. "Appendix I: Biographical Sketches of Committee Members and Staff." Confronting Chronic Neglect: The Education and Training of Health Professionals on Family Violence. Washington, DC: The National Academies Press, 2002.
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Confronting Chronic Neglect: The Education and Training of Health Professionals on Family Violence
She is a member of the Institute of Medicine and has been both nationally and internationally recognized for her contributions to health policies influencing health care delivery systems. She has a BS and a BSN from the University of Portland and an ScD from Johns Hopkins University.
ELAINE J. ALPERT has been on the faculty of the Boston University School of Public Health since 1984 and is currently an associate professor of public health and medicine and the assistant dean for student affairs. She has been active for several years in health professional education and community outreach in the area of family violence. She spearheaded the development of a model curriculum on family violence for the Boston University School of Medicine and has created a comprehensive postgraduate curriculum on domestic violence in collaboration with the Massachusetts Medical Society. She is also a faculty trainer for the Family Violence Prevention Fund. She serves on numerous state and national advisory panels concerned with the health professions’ response to family violence and has spoken extensively to physicians, other health professions groups, and community organizations about the role of health care professionals in responding to and preventing family violence and abuse. Alpert has an MD from the University of Michigan School of Medicine and an MPH from the Boston University School of Public Health.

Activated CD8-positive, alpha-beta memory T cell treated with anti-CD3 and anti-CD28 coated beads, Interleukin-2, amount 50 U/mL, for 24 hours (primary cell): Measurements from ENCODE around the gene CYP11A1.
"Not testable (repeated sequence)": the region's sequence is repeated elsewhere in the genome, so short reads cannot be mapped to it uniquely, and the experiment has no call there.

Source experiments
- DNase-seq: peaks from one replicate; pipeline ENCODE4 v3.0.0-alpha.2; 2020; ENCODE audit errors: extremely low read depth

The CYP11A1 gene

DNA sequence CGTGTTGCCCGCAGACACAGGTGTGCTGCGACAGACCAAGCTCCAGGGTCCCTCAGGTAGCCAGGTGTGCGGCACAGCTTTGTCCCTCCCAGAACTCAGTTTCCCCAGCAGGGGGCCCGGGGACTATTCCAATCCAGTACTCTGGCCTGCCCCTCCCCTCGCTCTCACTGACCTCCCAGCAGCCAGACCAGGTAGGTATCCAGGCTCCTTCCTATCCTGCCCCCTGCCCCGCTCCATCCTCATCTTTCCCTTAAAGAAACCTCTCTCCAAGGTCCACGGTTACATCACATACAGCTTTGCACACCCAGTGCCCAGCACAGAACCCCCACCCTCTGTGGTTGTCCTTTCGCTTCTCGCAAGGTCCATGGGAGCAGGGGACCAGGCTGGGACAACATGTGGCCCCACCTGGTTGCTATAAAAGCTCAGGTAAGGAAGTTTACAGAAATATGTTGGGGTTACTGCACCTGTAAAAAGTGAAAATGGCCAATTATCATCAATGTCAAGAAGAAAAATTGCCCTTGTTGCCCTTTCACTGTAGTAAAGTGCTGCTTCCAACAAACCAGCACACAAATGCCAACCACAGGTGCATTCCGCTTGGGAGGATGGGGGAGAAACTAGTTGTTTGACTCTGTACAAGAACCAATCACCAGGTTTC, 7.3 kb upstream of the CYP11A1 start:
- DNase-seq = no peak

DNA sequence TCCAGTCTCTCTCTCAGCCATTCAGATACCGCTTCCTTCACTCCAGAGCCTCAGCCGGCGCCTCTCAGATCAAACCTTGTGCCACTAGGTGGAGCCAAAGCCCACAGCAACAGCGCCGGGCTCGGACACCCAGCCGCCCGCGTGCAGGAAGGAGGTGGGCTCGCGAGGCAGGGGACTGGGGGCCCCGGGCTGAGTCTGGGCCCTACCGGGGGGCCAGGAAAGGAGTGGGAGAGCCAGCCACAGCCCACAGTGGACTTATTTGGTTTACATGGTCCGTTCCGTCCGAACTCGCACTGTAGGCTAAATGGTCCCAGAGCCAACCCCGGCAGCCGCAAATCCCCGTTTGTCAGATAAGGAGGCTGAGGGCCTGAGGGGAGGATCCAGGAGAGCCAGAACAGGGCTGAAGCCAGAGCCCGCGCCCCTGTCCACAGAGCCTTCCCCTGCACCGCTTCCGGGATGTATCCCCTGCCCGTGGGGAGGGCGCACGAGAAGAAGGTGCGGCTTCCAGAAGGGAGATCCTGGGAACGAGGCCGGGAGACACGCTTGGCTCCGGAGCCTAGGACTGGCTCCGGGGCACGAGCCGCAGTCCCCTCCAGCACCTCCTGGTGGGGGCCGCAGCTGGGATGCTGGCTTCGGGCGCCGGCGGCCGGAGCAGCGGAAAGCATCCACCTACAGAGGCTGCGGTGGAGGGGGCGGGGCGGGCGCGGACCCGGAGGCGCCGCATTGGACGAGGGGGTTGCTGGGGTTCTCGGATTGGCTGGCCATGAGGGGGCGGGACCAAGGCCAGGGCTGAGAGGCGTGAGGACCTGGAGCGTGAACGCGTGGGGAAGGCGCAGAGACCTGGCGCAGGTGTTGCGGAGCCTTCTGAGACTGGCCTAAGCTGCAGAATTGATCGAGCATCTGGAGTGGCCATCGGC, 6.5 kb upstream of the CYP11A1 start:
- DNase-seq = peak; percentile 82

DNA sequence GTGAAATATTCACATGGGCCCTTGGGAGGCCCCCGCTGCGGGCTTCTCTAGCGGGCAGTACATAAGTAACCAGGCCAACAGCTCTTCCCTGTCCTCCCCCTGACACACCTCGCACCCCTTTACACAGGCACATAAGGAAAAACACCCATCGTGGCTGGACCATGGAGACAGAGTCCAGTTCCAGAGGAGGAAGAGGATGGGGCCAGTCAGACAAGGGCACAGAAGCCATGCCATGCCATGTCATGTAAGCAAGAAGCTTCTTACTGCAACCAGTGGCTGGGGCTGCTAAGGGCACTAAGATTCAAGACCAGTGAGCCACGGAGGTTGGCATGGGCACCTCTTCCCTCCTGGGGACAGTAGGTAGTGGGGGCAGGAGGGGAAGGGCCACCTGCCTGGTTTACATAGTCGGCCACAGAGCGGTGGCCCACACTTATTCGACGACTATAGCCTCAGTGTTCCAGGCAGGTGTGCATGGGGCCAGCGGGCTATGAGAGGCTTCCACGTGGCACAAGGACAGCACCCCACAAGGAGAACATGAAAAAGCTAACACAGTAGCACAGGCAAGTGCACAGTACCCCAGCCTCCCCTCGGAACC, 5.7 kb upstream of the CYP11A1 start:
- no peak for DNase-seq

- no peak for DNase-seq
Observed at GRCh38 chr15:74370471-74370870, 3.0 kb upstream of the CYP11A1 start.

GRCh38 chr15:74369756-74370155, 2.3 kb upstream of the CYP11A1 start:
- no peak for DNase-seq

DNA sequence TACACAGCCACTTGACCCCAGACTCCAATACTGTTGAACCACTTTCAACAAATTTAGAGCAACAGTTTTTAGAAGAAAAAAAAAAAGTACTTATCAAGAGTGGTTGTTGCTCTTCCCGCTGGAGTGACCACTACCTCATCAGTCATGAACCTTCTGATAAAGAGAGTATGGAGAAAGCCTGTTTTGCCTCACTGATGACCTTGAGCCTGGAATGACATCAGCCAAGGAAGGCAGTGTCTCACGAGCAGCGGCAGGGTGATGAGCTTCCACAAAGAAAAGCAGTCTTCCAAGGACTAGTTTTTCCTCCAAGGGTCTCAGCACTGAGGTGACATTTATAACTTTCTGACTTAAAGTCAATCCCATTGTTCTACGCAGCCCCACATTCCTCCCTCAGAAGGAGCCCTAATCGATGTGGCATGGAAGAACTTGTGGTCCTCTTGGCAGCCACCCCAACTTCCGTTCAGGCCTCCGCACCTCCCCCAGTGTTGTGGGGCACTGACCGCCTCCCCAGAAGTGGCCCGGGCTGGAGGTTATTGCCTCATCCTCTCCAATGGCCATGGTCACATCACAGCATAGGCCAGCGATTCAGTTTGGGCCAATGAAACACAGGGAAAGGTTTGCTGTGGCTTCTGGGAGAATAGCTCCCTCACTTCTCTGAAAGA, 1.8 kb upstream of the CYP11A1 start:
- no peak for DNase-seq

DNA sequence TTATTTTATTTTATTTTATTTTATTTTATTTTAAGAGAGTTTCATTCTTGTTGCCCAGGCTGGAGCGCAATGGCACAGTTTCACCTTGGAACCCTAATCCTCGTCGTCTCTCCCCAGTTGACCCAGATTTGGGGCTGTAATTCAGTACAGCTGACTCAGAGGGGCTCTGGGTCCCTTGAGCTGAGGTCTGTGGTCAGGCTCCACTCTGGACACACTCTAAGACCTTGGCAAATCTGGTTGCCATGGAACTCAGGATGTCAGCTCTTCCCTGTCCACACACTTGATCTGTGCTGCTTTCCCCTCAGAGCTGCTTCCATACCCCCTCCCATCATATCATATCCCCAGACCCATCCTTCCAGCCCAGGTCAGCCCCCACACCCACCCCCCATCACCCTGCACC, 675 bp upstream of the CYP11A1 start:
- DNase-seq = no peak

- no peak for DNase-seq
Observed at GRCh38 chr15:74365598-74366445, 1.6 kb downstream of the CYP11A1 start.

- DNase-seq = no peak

JACQUELYN C. CAMPBELL is the associate dean of doctoral education programs and research and is jointly appointed to the Johns Hopkins University School of Nursing and the School of Hygiene and Public Health Center for Injury Control. Her overall research focus is on women’s physical, emotional, and behavioral responses to battering in intimate relationships, including marital rape, resultant homicide, abuse during pregnancy, and violence in adolescent relationships. She is also interested in cultural influences on intimate partner violence in Africa and Latin America as well as in local communities. She is a member of the Institute of Medicine and served on its Board of International Health; she also served on the National Research Council’s Committee on Family Violence Intervention Evaluations. She is a member of the Department of Defense Task Force on Violence Against Women. She has provided consultation on intimate partner violence to the National Institute of Justice, the Ford and Robert Wood Johnson Foundations, the Milbank Fund, and the World Health Organization. Campbell has a BSN from the Duke University School of Nursing, an MSN from Wright State University, and a PhD from the University of Rochester School of Nursing.
MICHAEL I. COHEN has been chairman of the Department of Pediatrics at the Albert Einstein College of Medicine/Montefiore Medical Center since 1980 and a member of the faculty there since 1967. A graduate of Columbia College, he has an MD from Columbia University, did his pediatric training at Babies Hospital in New York City, and held a National Institutes of Health postdoctoral